Lesson 2: If you struggle to know whether to comfort your child or encourage them to be more independent, use The Circle of Security.
It’s hard to know when to comfort your child or encourage their independence. For this reason, the authors made the Circle of Security give a framework for parents to build secure attachments and balance both comfort and autonomy.
To start using the Circle of Security, picture the face of a clock. At the nine o’clock position is “secure base,” where your child departs from their clockwise journey around the circle. This can happen many times a day. While they are on the journey, before they come back to you, you can do things to help them feel safe.
Around three o’clock is when your child is exploring, but they still need your watchful care as support. There are four ways to meet their needs while they explore. The first is actually to watch what they are doing. Next, a child needs to be delighted. They need to celebrate small things, like getting to the top of a playground ladder.
Third, enjoy activities alongside her. Don’t direct her; join in with the exploration. Finally, help out. This can be physically helping her do something she can’t, like helping with the monkey bars or encouraging her to do something she needs courage.
When the child is at the bottom of the circle, on the way back to your “safe haven,” they also have needs. First is protection, such as making sure they know you’ll be there. The second is comfort, such as showing empathy when she talks about how she felt. Third, delight in them by smiling and making them feel wanted. Last, organize their feelings. This can be letting her know that her nervous feelings were okay.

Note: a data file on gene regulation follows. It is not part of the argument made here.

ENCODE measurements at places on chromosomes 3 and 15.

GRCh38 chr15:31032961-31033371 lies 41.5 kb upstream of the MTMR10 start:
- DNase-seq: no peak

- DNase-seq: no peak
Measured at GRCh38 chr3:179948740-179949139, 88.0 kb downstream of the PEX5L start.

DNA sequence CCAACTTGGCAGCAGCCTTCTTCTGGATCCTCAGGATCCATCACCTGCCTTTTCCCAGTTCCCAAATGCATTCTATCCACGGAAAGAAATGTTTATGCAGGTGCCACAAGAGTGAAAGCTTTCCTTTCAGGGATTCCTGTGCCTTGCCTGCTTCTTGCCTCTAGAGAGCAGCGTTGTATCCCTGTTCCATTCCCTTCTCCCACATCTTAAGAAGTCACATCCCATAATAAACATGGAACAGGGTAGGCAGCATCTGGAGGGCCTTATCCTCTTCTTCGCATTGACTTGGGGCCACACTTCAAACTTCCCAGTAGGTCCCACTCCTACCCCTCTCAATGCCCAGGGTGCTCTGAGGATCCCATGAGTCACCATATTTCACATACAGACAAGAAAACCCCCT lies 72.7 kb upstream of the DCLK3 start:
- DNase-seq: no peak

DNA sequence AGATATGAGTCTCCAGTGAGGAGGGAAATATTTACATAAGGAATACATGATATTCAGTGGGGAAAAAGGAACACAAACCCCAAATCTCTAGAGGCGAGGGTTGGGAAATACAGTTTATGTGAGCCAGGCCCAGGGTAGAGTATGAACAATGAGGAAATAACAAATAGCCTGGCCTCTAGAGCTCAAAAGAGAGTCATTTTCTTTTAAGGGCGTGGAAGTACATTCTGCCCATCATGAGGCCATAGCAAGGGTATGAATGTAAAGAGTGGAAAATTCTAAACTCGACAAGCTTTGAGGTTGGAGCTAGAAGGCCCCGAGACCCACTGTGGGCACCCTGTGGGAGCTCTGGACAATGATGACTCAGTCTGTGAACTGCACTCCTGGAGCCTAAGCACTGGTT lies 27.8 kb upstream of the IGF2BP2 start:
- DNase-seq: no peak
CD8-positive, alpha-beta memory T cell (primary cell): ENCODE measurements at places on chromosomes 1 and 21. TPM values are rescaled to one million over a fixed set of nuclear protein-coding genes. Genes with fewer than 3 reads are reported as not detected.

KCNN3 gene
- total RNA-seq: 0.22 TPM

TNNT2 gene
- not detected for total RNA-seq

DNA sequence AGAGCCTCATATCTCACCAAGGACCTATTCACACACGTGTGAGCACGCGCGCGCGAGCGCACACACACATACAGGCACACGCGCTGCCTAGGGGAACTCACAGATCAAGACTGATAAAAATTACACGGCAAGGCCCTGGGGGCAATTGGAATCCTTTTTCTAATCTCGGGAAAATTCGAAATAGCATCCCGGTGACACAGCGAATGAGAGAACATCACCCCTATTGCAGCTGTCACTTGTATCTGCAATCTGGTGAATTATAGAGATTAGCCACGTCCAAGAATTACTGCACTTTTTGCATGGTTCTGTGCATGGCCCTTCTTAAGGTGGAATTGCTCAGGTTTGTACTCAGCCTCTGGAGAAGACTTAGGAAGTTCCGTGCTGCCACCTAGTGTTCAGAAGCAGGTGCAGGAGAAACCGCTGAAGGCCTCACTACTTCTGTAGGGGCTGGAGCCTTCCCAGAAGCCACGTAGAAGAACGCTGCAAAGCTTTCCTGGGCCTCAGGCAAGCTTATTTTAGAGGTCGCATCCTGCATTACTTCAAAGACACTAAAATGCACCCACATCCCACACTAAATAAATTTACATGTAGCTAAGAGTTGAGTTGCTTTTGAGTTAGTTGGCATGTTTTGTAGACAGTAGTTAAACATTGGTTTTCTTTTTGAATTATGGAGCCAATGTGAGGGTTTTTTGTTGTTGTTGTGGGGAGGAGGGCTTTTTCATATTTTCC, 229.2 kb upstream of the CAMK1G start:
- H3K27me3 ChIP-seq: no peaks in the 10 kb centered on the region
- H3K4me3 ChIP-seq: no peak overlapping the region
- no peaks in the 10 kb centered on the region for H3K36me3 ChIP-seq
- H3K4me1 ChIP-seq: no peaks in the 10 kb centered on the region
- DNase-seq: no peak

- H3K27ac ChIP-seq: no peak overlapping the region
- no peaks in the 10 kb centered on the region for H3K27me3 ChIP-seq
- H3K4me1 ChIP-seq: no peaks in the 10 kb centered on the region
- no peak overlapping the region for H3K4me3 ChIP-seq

Lesson 3: You aren’t a perfect parent, but you can use that as an advantage when raising your kids.
Sometimes as a parent, you need to remind yourself that nobody is perfect. We all get stressed out, tired, or busy and sometimes miss our child’s cues. When we miss our child’s cues, the author calls this “rupturing the circle.”
But don’t worry, there is a way to fix mistakes, which will give you a chance to improve your bond with your child. Take comfort in the fact that a “perfect” parent would actually be a bad thing because they would set their kid up with unrealistic expectations that all of their needs in life will be met.
To repair a rupture, acknowledge what need didn’t get met, and apologize for it. Doing this will teach your child that good things can follow bad things, and even good relationships have mistakes at times. It’s important not to ignore ruptures in the circle because this can make a child feel like their need was wrong.
A poor caregiver sometimes will try to smile through everything, even when their kid is crying. They might tell them to stop crying and be happy. Doing this can make children think that they need to suppress other emotions. This is because they can only be close to their caregiver by smiling.
Kids need to know that it’s okay to have emotions. But most of all, don’t panic. It’s okay if you aren’t perfect all the time; as long as you can recover from your mistakes, you will make a more resilient child.
Raising A Secure Child Review
I love Raising A Secure Child, and I really think you will too! Not only did it help me find ways to be a better parent, but it also helped me reconcile some of the belief systems. Things that I’ve had from the way my parents raised me. I highly recommend this book and being more intentional with raising kids, too!
Who would I recommend the Raising A Secure Child summary to?
The 35-year-old mother has a hard time connecting with her toddler when they cry. The 47-year-old father, who isn’t sure how to bond with them. It can be anyone who wants to raise healthy and well-adjusted children.